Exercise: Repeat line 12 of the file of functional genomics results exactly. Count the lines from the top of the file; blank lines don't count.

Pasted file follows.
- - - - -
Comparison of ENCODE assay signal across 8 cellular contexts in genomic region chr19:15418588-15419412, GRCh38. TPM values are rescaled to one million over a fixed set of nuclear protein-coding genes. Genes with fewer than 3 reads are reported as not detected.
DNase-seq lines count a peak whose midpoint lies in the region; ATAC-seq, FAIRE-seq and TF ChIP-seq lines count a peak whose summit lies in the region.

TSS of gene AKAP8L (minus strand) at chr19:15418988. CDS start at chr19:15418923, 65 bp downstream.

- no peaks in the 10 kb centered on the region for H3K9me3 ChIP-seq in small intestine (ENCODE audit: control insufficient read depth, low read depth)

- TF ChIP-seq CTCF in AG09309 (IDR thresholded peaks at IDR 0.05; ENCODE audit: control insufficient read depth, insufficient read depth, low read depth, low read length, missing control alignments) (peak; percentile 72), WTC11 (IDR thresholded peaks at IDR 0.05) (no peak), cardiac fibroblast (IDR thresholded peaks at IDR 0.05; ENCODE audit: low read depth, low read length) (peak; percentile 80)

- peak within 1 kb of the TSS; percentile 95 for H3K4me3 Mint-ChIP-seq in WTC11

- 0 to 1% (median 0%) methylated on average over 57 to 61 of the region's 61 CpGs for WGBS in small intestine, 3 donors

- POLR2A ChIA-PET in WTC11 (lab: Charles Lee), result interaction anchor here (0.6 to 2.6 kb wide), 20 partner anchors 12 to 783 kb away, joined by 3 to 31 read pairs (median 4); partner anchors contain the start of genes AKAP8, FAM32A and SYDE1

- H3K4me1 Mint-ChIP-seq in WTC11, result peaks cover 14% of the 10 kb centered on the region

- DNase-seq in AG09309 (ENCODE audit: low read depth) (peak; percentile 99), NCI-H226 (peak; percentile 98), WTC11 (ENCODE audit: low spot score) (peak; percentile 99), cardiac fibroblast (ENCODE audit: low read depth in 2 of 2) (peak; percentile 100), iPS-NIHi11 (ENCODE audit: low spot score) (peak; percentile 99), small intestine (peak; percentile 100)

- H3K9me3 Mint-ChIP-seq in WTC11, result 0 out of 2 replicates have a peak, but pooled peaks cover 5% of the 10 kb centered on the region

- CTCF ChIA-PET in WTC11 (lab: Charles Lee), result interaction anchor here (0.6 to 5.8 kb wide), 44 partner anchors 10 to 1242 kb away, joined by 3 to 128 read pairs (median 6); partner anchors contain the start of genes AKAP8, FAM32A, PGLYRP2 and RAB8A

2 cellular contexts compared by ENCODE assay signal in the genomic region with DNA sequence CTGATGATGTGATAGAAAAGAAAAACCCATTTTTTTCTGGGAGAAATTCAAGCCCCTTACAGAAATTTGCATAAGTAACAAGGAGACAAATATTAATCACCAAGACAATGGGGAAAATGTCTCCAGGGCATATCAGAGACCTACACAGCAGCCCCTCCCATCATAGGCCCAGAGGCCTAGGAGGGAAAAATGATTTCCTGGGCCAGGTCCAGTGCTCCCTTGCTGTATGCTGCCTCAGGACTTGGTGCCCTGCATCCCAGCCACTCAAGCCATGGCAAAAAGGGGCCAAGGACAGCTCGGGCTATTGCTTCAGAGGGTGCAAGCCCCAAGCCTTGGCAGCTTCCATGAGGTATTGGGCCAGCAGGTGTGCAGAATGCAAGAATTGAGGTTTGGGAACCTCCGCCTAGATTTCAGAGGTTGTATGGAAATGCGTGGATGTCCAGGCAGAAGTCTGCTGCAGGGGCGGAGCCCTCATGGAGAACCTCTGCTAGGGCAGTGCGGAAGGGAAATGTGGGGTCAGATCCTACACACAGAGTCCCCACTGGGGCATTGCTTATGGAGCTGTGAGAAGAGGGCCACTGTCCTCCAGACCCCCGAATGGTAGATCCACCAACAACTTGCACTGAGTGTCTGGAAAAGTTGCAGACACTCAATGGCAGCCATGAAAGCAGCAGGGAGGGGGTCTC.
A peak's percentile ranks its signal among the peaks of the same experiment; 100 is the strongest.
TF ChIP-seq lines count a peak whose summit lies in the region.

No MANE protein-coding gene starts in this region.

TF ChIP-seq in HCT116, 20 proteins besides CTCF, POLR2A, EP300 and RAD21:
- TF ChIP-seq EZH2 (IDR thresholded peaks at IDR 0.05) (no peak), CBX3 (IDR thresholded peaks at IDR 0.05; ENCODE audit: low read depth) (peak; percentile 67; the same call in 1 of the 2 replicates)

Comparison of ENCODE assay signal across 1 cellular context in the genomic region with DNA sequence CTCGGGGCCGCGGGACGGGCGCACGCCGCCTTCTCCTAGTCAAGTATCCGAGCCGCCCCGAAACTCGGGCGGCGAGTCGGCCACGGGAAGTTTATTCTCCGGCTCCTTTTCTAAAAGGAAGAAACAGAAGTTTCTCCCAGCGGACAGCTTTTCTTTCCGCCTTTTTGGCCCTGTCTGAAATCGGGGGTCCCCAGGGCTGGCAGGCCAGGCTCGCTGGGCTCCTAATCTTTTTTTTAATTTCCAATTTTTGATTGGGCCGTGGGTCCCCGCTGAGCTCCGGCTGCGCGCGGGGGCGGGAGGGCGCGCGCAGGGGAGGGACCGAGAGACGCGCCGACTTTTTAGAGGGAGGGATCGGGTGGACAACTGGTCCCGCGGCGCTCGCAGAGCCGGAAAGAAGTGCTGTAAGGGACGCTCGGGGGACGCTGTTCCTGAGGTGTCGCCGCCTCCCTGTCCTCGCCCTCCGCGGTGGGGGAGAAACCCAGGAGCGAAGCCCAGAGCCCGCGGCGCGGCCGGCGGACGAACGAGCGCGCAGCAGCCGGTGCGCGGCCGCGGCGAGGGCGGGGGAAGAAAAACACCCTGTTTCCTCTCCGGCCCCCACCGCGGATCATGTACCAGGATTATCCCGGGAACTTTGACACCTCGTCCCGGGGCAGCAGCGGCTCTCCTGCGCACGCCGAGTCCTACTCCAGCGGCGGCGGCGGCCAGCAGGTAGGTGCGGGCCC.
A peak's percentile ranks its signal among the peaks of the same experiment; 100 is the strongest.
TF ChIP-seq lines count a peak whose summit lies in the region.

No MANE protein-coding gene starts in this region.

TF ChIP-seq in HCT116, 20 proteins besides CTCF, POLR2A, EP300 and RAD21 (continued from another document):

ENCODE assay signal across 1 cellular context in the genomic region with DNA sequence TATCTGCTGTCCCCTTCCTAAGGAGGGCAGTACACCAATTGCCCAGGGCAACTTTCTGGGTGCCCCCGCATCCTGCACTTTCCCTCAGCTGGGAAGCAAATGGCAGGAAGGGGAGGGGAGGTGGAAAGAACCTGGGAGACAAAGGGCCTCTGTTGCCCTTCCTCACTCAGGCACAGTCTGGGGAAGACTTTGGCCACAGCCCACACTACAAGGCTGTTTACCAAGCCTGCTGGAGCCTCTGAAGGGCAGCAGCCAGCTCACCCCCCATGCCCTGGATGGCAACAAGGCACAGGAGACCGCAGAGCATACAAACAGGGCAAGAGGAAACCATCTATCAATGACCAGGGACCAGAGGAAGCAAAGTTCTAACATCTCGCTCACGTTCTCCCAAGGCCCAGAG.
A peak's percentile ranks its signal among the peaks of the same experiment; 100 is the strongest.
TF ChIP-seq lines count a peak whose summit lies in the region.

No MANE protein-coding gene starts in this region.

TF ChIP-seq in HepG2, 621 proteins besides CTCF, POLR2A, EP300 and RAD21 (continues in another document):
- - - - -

- CTCF ChIA-PET in WTC11 (lab: Charles Lee), result interaction anchor here (0.6 to 5.8 kb wide), 44 partner anchors 10 to 1242 kb away, joined by 3 to 128 read pairs (median 6); partner anchors contain the start of genes AKAP8, FAM32A, PGLYRP2 and RAB8A